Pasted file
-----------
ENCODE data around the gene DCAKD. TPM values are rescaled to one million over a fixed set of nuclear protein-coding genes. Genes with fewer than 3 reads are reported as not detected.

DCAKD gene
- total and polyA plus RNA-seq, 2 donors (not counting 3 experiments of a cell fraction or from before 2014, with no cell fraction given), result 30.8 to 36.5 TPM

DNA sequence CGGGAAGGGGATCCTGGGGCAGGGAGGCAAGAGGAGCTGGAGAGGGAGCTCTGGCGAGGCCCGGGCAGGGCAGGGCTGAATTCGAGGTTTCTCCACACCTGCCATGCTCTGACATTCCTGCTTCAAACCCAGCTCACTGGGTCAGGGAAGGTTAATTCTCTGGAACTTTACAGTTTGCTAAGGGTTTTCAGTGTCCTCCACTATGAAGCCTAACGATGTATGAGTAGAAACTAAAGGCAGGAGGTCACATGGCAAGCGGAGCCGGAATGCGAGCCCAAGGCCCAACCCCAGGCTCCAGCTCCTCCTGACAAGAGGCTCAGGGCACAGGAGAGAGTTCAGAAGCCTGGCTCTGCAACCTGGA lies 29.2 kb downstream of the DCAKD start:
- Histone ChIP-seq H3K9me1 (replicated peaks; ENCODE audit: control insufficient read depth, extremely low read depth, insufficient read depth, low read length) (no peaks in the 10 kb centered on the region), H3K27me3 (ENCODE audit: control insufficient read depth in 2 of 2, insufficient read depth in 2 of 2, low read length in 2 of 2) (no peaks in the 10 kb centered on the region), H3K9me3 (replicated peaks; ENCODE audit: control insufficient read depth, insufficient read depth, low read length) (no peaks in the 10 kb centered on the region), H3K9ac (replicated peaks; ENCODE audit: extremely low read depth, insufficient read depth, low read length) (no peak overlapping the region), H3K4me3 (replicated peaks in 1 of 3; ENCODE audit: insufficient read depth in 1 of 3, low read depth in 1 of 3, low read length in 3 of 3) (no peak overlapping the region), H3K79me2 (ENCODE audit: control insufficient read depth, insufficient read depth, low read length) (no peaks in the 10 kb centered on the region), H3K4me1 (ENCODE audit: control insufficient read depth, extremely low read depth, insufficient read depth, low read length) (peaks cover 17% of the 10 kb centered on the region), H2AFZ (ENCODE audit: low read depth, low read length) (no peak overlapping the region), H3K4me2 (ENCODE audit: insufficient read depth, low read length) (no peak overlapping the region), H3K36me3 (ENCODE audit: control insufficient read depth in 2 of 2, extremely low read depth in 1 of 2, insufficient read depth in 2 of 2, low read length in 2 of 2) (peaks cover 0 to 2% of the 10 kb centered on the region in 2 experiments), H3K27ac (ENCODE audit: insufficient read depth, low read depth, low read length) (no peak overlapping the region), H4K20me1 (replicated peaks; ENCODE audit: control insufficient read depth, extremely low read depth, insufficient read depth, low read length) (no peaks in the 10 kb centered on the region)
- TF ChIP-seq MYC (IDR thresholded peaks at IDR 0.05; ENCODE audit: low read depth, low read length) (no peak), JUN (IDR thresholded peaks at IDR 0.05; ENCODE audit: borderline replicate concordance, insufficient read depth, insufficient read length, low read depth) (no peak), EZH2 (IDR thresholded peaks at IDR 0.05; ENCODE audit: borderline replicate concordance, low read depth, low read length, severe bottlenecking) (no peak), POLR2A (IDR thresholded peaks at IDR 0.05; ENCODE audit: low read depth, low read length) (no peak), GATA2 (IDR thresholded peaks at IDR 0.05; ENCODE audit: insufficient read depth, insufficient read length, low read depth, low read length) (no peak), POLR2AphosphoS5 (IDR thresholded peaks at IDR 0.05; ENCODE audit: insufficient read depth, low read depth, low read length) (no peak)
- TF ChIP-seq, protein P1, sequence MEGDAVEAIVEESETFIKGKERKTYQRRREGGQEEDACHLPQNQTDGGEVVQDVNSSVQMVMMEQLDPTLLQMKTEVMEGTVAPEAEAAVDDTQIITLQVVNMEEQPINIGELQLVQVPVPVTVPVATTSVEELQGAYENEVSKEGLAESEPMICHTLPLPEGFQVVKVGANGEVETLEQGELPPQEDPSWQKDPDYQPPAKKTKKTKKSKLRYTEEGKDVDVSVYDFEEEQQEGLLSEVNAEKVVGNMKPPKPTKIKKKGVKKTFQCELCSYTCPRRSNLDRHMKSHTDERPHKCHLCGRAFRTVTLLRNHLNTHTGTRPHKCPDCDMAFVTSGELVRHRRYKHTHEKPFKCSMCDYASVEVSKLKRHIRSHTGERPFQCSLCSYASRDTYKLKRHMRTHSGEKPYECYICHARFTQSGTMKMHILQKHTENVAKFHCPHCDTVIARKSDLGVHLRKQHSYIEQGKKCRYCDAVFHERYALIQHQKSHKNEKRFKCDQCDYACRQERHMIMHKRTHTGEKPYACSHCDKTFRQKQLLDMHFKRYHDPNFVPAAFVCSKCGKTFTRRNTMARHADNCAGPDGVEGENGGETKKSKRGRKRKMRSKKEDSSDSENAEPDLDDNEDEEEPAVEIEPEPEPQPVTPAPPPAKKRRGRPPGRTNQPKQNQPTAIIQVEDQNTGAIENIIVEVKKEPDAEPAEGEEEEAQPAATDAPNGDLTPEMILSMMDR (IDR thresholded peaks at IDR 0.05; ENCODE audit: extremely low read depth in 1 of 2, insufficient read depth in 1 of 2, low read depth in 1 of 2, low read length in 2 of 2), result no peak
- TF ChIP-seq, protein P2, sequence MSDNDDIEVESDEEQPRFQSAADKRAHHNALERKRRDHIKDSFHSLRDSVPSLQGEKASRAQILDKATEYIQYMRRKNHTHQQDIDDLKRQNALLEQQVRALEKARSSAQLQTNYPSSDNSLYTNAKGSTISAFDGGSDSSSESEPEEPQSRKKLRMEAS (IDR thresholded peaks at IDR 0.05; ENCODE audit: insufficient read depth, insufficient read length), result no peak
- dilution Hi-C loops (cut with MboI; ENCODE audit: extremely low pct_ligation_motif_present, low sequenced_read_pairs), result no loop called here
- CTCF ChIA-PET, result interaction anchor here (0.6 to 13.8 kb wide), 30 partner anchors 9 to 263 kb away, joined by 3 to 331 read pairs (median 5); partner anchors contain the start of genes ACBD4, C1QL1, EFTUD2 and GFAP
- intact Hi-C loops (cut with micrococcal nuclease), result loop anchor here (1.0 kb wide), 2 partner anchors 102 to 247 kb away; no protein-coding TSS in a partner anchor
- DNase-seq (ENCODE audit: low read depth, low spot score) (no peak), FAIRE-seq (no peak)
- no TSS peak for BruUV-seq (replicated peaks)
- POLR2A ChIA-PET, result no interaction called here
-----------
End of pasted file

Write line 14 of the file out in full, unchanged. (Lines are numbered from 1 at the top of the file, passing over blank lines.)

- POLR2A ChIA-PET, result no interaction called here